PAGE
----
Technology, Industry

Friday Flash: Estately nails it, mobile VOWs and a mess of innovation

Author
Brian Boero
No.
621
Please excuse the mess. This page is currently under construction.

If you’re like me, you missed Google’s release of a hotel search service a couple weeks back.

It’s OK – some neat features but nothing ground breaking.

But it is a vertical search play from Google. That’s worth noting even though they pulled out of real estate earlier this year. For now.

Estately, the Seattle-based online brokerage, released a search by school boundary feature that’s insanely good.

It’s not a school district boundary search – lots of sites offer that. Estately lets me search for homes, for example, within the attendance boundary of Redwood Heights Elementary School in Oakland, CA, down to the side of the street where the boundary ends.

School boundary is an important search parameter for a lot of people. Estately has just nailed it (along with a lot of other things – this is a seriously talented team).

I can think of several companies for which Estately would make a nice acquisition.

Hey, look at this – a site that automatically aggregates photos shot using Instagram about a specific place.

I don’t see a real estate play here. Nope, definitely not.

Redfin updated its iPhone app to offer VOW capabilities. This means registered users can see price histories, notes from Redfin agents who have toured a home (even competitors’ listings) and other stuff not available from a standard IDX site.

It’s nicely done.

The bigger picture here is that you can expect to see more of this. As IDX rules remain frozen beneath the permafrost of MLS policy, companies itching to innovate will go the VOW route. Yes, a VOW requires consumer registration, but there’s value exchanged for that registration (more data).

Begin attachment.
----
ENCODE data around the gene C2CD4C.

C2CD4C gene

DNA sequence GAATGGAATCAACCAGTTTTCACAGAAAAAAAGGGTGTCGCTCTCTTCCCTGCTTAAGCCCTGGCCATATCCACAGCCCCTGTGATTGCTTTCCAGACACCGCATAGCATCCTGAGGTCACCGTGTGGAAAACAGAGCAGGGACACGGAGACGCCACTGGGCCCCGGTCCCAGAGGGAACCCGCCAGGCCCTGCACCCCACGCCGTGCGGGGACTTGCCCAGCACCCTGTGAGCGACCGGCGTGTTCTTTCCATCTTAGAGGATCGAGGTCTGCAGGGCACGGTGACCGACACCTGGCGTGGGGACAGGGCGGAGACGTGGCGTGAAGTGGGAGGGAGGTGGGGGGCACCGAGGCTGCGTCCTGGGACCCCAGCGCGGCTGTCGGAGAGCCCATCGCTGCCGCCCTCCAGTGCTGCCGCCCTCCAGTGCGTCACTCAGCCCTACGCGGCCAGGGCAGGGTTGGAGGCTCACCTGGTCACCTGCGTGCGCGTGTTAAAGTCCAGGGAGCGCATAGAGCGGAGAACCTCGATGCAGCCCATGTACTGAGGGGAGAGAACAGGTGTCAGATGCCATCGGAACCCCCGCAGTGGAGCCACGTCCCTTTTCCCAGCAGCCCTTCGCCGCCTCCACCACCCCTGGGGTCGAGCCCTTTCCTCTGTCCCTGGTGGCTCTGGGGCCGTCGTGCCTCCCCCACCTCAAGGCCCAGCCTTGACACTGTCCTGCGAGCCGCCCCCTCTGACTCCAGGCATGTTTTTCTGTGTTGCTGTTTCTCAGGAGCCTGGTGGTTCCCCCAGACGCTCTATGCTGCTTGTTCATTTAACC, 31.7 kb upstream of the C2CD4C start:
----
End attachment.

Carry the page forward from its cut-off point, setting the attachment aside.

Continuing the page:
Seems a little antique, yes, but executed well it can be quite effective.

Google released something called “web intents,” a sort of meta API for the Chrome browser that makes it easier for web applications to interact.

Sounds geeky, but here’s the important thing: Every day, new web services and apps are released that are useful, but unconnected to other useful things you may be using. We’re creating an amazing mess of innovation.

Your contacts database doesn’t connect to your CMA app; your virtual tour account doesn’t connect your Flickr stream, and so on.

Today, a developer can stitch some of these things together with a bunch of APIs. But it takes a lot of time.

This may be the first step toward a more integrated, more useful world of web apps.

Enjoy the weekend!